Local beef uptake reduces exports

Namibia’s beef exports declined 8% to 881,535kg during the month of April 2023 from 958,221kg recorded in the prior month attributed to an increase in local consumption.

According to the latest monthly report by the Meat Board of Namibia, beef demand for local consumption realised this year has reduced export quantities as a result of better domestic margins influenced by the difference between local retail prices and producer carcass prices. 

"Local beef retail prices during April 2023 averaged N$96.30/kg. Year-to-date beef exports stood at 2,533,748kg by the end of April 2023 in comparison to 3,001,904kg recorded during the same period in 2022. Beef imports remain below 2022 levels due to improved local availability of beef offal which is traditionally dominant in the import basket," the Meat Board of Namibia's report stated.

Year-on-year, beef imports were 47.8% lower than what was imported during the same period in 2022 whereas, year-to-date imports also declined by 49.6% in comparison to the same period in 2022.

"As a result of improved sheep slaughter activity, mutton exports increased by 136.7% during April 2023 compared to April 2022," it states.

South Africa remains the dominant export destination for Namibian lamb and mutton taking up 57.3% of all exports whereas the remaining 42.7% of exports went to Norway.

The Norwegian market is a lucrative destination for boneless lamb and supports value addition in the sheep sector resulting in better sheep producer prices.

In the same vein, Botswana remains Namibia’s main competitor in live cattle in the South African market after taking Namibia’s historic position as the number one exporter of live cattle to South Africa. 

Meanwhile, weaner prices have generally been on a consistent decline from month to month since the beginning of the year.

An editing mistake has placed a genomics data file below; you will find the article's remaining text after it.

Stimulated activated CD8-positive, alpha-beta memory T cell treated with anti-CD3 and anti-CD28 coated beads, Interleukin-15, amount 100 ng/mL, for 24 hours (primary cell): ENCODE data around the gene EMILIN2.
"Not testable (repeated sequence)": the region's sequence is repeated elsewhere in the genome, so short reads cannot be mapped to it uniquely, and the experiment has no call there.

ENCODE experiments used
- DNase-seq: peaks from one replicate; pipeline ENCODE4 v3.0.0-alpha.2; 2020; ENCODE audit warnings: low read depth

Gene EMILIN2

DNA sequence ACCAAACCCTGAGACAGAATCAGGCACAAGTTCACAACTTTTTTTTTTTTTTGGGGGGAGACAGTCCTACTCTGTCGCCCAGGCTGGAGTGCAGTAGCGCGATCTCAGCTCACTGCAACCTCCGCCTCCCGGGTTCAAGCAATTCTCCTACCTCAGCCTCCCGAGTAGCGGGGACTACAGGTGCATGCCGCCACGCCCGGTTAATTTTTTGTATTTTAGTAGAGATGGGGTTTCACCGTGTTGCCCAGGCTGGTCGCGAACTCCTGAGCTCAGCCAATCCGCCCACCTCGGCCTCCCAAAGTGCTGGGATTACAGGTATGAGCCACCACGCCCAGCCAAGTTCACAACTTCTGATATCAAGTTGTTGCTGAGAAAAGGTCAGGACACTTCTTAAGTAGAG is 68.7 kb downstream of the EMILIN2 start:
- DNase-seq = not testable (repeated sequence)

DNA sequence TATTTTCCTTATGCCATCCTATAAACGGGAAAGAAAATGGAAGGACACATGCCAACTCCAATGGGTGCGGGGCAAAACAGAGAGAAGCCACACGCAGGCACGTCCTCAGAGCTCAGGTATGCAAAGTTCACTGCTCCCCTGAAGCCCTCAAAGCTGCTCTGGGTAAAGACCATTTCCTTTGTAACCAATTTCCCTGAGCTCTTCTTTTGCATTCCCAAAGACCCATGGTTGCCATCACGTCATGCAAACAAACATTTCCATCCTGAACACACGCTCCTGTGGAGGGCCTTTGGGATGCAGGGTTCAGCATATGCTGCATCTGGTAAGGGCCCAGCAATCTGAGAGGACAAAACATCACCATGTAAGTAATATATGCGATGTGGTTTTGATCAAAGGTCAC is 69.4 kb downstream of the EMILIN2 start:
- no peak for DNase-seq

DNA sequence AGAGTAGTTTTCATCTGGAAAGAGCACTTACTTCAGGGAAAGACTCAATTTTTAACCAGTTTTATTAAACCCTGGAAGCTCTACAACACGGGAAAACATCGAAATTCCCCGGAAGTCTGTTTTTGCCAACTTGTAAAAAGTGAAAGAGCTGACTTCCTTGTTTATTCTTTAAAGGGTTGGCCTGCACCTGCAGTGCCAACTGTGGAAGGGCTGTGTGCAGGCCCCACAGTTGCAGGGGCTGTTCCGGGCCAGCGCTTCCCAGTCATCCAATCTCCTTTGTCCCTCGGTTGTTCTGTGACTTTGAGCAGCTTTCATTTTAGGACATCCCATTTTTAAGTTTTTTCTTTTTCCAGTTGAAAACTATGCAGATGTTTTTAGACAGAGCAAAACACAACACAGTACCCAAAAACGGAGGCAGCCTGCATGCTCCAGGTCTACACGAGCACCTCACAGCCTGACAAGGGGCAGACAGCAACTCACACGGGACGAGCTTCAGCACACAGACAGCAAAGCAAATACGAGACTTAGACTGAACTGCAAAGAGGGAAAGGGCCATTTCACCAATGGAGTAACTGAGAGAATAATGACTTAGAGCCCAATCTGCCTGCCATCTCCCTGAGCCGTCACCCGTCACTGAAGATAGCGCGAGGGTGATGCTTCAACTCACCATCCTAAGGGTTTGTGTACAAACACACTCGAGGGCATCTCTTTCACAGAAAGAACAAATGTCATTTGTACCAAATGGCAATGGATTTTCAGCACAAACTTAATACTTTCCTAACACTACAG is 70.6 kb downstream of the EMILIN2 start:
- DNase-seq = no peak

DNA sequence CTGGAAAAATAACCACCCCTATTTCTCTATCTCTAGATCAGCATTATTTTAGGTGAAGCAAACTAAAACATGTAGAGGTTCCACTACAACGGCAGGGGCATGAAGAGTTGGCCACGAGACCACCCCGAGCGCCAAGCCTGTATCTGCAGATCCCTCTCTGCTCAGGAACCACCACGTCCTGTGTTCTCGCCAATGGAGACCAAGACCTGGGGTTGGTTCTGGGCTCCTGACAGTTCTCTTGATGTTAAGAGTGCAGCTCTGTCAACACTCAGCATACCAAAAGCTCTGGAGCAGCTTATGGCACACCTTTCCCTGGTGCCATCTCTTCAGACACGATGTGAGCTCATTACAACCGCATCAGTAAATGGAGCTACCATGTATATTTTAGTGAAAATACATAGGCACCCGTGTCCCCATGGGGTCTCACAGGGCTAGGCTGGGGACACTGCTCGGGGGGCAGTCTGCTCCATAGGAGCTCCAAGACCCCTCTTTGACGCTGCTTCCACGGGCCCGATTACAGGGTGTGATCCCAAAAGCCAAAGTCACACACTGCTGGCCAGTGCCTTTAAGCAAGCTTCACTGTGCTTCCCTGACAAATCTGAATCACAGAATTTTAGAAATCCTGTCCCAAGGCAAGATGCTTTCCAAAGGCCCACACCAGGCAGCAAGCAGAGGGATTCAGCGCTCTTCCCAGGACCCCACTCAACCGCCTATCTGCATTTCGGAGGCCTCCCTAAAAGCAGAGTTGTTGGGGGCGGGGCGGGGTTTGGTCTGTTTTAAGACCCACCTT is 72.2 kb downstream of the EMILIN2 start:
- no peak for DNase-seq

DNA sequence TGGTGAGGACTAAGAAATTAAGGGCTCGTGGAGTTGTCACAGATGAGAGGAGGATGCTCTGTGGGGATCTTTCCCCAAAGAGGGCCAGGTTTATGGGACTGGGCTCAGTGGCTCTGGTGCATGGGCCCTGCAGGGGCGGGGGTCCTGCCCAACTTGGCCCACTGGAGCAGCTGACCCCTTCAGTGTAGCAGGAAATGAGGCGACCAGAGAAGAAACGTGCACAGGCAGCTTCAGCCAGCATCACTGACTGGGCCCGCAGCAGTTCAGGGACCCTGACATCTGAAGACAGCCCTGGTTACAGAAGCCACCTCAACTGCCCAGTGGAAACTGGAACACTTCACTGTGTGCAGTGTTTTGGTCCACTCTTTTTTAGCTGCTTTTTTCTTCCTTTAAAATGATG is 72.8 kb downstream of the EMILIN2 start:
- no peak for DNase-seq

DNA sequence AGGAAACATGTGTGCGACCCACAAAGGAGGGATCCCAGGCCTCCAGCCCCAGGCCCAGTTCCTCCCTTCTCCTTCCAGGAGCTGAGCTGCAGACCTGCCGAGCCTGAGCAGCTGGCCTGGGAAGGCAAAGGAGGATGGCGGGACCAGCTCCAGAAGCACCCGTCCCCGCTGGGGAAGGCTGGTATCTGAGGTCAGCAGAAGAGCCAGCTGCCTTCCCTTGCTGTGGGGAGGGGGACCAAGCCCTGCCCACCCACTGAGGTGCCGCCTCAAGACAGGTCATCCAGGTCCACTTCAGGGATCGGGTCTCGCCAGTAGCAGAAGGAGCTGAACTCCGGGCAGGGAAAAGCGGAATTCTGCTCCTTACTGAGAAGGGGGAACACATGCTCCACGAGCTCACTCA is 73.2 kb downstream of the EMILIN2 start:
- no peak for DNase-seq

This comes during a time when farmers are seeking markets to off-take their animals before the drought hits in order to avoid any losses.

"Despite the improved prices offered by export-approved abattoirs, drought conditions are unlikely to support the volume of slaughter cattle notionally expected from the low weaner /B2 ratio. On the other hand, the South African weaner price offers are unlikely to improve due to emergency marketing on the part of Namibian producers and squeezed margins faced by South African feedlots,"

In addition, sheep price differentials between Northern Cape abattoirs and Namibian abattoirs have increased in favour of Namibia but sheep supply to export abattoirs has not responded by a reasonable proportion suggesting supply chain rigidities.

During the month of April 2023, 99,114 sheep were marketed through formal channels compared to 82,715 sheep marketed during the same month last year.

While slaughtering at export approved abattoirs increased by 115.5% to record a slaughter of 10,781 heads during April 

"The increase is owed to an improved national sheep herd coupled with the demand of sheep by the two export approved abattoirs. Year-to-date slaughtering by export approved abattoirs stood at 35,141 heads by the end of April, an increase of 250.8%. This growth is purely technical as it remains far below the pre-drought and pre-small stock scheme historical norm."

During the same period, 8,185 goats were marketed at Meat Board-registered goat abattoirs, of which 224 were slaughtered. 

Also, a total of 7,961 goats were exported live to South Africa mainly to the traditional Kwa-Zulu Natal market. 

In contrast, 3,651 pigs were slaughtered during the period of April 2023.

This represents a decline of 9.3% in comparison to 2022 levels. The pork ceiling price operating under the Pork Market Share Promotion Scheme (PMSPS) remains set at N$51.03/kg.

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Last modified on Thursday, 25 May 2023 07:40

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